Stars and Street Lights

Aaron Cosbey
By Aaron Cosbey
July 8th, 2015

I’ll never forget talking to an exchange student who was living in Rossland last year, who was gushing with excitement about his experience here – so different from what he was used to back home. But it wasn’t the bears and the snow he was talking about, it was the stars.

In many big cities people live and work and go about their lives never seeing the stars, which are obliterated by the spilled light from thousands of streetlights and buildings.  Even here in the relative dark of the Kootenays we need to get away from towns to really see them in their full glory. 

Too many of our streetlights are not focused on lighting up the street below them, but stream light up and out as well.  I know – in my last house the closest streetlight shone straight into my second-storey bedroom window.  One smart neighbour apparently blacked out the part of the local light that did the same to his house.

This is more than an inconvenience; it is a waste.  It’s wasted money, for one thing; the City of Calgary estimates it saved $1.7 million per year after it changed out its old-style streetlights ten years ago to ones that used less energy and actually lit the streets instead of the sky. 

That wasted energy is also bad for the environment.  Obviously that’s more of a factor in coal-burning Alberta than here in BC where our electricity is fairly clean, but it’s an issue here as well.  Excessive street lighting — and other unnecessary lighting in cities — is also confusing and harmful to some migrating birds.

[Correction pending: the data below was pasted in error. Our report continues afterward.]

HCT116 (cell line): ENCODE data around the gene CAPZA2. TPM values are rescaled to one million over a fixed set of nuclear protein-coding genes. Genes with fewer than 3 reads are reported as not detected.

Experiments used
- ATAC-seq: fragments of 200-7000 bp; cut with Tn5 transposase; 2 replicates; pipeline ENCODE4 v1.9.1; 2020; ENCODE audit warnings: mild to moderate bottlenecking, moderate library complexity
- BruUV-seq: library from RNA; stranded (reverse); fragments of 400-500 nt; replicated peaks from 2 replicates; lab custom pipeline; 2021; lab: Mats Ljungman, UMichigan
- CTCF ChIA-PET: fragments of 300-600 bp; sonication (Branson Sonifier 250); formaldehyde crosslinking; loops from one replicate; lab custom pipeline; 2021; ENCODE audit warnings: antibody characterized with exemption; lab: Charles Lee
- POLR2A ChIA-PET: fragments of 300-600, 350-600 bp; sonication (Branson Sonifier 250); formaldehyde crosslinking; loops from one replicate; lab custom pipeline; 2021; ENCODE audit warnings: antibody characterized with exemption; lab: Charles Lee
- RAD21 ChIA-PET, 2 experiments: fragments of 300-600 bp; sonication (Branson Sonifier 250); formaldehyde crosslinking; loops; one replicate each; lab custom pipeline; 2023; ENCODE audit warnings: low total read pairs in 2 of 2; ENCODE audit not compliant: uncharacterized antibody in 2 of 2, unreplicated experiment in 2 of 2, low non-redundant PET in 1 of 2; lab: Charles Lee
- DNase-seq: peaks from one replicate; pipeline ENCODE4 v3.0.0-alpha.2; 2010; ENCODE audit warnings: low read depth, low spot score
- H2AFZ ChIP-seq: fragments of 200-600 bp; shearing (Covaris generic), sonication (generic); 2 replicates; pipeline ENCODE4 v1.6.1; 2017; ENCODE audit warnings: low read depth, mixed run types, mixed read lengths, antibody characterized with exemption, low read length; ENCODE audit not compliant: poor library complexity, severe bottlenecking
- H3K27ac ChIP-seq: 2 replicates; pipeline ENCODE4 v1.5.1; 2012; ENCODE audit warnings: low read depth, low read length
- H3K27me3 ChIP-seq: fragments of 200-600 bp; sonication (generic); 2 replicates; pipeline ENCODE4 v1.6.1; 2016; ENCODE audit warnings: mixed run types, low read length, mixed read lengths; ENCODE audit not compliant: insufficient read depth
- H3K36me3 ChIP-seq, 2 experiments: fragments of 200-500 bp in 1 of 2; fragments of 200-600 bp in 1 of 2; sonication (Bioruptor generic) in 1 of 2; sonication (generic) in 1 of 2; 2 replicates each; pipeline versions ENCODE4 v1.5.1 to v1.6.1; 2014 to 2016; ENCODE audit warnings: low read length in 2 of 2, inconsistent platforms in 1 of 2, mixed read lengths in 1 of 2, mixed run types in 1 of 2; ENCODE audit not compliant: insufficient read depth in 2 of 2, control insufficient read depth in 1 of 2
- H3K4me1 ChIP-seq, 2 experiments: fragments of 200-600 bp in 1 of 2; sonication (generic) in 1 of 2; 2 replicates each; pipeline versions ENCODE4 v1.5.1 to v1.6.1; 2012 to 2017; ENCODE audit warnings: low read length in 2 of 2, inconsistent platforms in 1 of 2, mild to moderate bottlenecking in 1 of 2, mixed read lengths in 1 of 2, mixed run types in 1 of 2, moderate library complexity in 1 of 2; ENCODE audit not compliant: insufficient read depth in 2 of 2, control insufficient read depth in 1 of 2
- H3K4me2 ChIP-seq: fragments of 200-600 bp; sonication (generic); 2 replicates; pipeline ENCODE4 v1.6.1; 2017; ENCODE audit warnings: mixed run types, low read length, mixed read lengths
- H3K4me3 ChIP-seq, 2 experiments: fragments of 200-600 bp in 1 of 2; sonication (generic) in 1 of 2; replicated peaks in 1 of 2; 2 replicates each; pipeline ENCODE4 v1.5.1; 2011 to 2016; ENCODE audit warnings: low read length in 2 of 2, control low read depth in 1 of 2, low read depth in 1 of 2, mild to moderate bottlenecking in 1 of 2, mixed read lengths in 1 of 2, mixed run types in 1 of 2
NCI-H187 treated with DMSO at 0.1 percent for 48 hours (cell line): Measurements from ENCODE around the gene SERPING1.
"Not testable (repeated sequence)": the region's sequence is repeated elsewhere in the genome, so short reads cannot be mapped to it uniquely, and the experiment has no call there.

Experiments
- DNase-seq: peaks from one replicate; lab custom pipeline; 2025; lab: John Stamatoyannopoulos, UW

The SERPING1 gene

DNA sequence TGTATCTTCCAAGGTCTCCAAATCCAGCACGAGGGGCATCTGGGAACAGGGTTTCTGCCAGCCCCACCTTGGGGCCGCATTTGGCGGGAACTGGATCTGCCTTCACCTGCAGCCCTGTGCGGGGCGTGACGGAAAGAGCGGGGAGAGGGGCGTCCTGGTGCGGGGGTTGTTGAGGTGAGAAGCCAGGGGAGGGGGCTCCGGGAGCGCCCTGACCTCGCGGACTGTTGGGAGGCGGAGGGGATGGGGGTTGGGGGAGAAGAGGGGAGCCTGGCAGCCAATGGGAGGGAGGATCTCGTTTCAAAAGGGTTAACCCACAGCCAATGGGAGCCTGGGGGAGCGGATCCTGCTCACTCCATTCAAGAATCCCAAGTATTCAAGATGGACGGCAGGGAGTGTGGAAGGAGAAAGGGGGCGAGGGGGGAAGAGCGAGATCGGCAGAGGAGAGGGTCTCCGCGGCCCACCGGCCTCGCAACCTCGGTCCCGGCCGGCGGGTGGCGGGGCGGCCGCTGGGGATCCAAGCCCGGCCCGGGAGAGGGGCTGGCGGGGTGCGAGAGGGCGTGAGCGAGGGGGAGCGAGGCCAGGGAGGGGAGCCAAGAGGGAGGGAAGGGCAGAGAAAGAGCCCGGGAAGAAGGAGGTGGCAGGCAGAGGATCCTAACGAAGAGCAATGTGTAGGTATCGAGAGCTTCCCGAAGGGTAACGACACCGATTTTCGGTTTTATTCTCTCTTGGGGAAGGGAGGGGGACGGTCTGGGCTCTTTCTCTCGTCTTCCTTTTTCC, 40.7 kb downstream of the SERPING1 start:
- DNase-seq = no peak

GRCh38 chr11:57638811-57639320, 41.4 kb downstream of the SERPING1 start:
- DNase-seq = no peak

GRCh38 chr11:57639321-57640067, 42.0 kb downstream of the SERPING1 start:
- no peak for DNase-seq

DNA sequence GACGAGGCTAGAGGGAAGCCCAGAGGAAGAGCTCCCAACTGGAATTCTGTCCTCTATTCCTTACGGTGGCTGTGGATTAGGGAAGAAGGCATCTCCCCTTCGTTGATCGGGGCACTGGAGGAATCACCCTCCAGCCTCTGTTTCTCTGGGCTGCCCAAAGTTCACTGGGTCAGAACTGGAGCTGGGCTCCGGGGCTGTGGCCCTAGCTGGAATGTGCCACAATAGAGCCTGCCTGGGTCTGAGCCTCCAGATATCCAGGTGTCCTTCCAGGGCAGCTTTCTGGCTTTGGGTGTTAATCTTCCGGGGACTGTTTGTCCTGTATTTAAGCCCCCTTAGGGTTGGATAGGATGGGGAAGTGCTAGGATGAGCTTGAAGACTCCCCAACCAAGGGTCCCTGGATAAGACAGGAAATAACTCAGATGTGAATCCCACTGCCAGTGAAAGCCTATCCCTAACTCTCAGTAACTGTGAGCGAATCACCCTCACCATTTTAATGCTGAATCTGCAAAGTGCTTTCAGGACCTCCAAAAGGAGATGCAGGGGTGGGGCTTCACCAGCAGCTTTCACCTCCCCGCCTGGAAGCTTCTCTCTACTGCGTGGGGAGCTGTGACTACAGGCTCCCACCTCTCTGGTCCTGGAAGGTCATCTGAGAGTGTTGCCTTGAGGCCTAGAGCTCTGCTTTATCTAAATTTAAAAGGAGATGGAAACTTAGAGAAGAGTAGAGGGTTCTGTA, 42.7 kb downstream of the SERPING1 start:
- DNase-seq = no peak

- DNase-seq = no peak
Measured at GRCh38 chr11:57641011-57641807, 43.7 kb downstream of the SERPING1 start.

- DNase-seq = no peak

In Rossland we spend roughly $70,000 per year on lighting up the streets – a big chunk of cash.  Is there any way we could reduce that burden on taxpayers, and reduce the environmental impact at the same time?

For starters, a huge part of that money is spent lighting up streets that nobody is using, since the lights are on all night.  That’s a realization that’s starting to hit home for cash-strapped municipalities everywhere.  In Britain, over half a million streetlights (10% of the total) are shut off or dimmed at night – an eight-fold increase over five years ago.

For another thing, the new energy-efficient LED streetlights use roughly half the energy used by the current high-pressure sodium lights.  Electricity costs being high and going nowhere but up, that’s significant.  LED lights also last two or three times longer, meaning cost savings down the line on replacement.  And they cost not much more to buy and install.

The new streetlights also don’t need to be as bright, since flat lens technology actually focuses the light on the street itself (why did we ever do otherwise?), again meaning less energy used.

Finally, we may not need all the lights we’ve got.  The Illuminating Engineering Society of North America has criteria for how much light is needed in what circumstances (obviously the amount differs depending on the location and use).  Cities across North America are using those criteria to take out existing lights and reduce streetlight density in new developments.

With all of our municipalities looking for ways to reduce spending, and also mindful of our environmental impact, I predict it won’t be long before this low-hanging fruit is picked, and the beauty of our  night skies will be even more impressive than it already is.  And nobody will have to block out the wasted light streaming in their bedroom windows!

Categories: General

Other News Stories